To the Editor:
1 FEEL that this letter is per-
haps superfluous in view of
Miss Judy Gregory's intelligent
and convincing refutation of Mr.
Reynolds' line of argument in
his recent pointlessly abusive at-
tack on Mr. Frymer.
Nevertheless, I have a few
points to make that I think are
long overdue in the debate con-
cerning Southern Negro-killing
and desegregation problems.
As far as Mr. Reynolds' epi-
thets are concerned ("sadistic
idiots"), I fail to see where the
"sadistic" applies to Mr. Frymer
or his able colleagues; but I can
very well see how it could fit-
tingly be applied to some South-
ern thugs and hoodlums who
have been permitted to intimi-
date, persecute and even kill
Negroes for a great many years
and who are still doing so. The
"idiots" too do not seem to me
to be found among Mr. Frymer's
friends but rather among those,
who, against all precepts of sci-
ence, reason and logic and in
open violation of the very prin-
ciples of Christianity, justice,
equality and decency, still insist
on treating the Negroes as sec-
ond-class citizens, members of
an inferior race, and among
those who perpetrate or hypo-
critically c o n d o n e outrageous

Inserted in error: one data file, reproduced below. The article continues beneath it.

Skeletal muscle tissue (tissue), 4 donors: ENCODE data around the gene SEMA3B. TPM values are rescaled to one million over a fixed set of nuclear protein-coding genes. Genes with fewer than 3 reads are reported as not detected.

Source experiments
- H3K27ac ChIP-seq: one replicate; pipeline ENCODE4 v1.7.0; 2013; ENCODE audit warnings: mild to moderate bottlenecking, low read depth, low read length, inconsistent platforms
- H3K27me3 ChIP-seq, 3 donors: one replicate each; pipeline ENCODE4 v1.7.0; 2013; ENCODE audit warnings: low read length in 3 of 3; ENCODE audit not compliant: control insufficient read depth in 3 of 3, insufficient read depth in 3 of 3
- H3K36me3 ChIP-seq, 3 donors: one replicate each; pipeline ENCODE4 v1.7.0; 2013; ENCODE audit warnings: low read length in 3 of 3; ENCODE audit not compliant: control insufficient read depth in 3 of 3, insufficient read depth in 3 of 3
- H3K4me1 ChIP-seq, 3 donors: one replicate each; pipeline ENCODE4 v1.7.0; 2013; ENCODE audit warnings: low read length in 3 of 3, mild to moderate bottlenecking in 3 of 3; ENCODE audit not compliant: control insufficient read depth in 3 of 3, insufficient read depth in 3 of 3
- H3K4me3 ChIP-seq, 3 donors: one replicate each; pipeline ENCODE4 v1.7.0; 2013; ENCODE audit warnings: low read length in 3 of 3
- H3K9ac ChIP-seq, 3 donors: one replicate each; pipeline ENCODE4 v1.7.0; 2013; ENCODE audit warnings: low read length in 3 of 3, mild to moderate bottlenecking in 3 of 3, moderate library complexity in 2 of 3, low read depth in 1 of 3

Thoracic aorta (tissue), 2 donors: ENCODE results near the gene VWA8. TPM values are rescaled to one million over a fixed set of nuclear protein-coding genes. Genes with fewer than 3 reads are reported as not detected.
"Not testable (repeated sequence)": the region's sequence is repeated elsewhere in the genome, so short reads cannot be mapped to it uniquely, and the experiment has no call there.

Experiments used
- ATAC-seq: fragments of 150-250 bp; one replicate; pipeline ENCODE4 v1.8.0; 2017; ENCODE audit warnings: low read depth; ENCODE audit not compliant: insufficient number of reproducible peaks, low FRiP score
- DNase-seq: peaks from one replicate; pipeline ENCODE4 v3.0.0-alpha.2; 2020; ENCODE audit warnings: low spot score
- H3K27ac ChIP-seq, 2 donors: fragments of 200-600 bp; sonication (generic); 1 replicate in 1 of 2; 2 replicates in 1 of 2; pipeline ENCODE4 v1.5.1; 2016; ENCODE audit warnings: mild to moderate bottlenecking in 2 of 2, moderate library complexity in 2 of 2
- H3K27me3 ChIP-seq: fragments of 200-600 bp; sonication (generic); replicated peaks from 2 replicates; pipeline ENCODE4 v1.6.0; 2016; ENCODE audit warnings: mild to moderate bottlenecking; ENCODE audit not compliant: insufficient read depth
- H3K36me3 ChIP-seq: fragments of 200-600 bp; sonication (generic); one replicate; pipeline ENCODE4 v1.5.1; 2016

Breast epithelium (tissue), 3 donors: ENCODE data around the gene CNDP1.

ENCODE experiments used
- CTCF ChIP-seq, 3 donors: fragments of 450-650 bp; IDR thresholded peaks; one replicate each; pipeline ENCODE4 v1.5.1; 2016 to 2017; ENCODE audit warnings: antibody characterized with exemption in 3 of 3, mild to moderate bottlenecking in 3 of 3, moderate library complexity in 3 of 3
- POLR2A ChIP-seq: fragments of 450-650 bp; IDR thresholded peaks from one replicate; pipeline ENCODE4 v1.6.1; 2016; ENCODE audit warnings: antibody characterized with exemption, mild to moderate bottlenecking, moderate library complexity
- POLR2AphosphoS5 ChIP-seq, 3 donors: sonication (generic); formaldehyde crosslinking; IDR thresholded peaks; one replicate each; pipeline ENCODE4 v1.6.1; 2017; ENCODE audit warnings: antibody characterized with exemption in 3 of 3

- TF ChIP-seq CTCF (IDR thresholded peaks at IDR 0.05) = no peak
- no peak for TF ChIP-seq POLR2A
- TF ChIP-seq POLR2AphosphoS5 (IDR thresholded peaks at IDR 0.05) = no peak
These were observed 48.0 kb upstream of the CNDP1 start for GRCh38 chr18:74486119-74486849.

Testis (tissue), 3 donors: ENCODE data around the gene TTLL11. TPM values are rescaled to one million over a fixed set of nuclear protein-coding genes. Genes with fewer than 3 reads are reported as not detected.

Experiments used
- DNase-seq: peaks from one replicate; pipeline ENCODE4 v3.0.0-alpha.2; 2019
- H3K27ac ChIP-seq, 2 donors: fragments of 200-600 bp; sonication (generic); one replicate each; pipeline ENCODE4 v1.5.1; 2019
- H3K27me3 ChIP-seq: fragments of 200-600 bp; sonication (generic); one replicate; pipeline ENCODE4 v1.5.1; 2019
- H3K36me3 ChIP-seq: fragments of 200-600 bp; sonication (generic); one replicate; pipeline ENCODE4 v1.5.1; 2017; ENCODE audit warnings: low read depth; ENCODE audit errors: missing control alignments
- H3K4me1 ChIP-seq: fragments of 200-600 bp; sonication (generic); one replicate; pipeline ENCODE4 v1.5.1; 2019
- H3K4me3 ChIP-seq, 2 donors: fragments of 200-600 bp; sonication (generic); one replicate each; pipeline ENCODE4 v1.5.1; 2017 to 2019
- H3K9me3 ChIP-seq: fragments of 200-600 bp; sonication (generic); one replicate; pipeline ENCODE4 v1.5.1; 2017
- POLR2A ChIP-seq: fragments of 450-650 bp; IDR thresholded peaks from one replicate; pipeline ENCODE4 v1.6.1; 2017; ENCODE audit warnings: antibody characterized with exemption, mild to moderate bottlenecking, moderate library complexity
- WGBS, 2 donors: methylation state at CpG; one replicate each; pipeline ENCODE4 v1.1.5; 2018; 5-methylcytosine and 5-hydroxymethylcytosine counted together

crimes against individual Neg-
roes or against the colored

tors whose criticism of Northern-
ers appeared not so long ago in
the Daily. Knowing full-well that
justice, morality and even the law
are 100% against the beliefs and
practices of the South, they take,
refuge in a cowardly and hypo-
critical position of "Let's wash our
hands, of this (like Pontius Pi-
late), we are not to blame. Please
understand us. And don't do any-
thing rash in order not to provoke
hatred and bloodshed." What
about the innocent blood that has
already been shed? The point is,
you are to blame! As long as even
one innocent Negro is murdered
and his assassins go unpunished,
it is every white man's fault! You
plead for time and understanding;
but you have had time, 100 years
almost, since the Civil War. And
have you accorded the Negro any
understanding? You and your an-
cestors are to blame; they, for
bringing the Negroes here in
chains and selling them like hum-
an cattle into slavery, you, only
in so far as you're not doing any-
thing to improve their lot. You
are to blame for being complacent
and apathetic! This is the only
position I can see, the only Chris-
tian position, the only just posi-
tion, the only reasonable position.
"Ah, but," you say, "think of
the poor Southerners and their
problems!" Frankly, I am no
longer interested in their prob-
lems. They have made their bed

perhaps in a few other states,
may be physically exterminated
by the southern brand of storm-
troopers or mentally and mor-
ally destroyed in that ignomin-
ious mockery of justice that
some Southerners have the ef-
frontery to call "law courts."
Furthermore, calling these
heinous crimes "the mistakes of
a few," as Mr. Reynolds did,
seems to me utterly ridiculous.
If it were only a question of a
few thugs, then why did the so-
called "judges" and "juries" who
tried the Till and Melton cases
acquit the men everyone knew
to be brutal assassins, with the
apparent public approval of the
white populace in that state?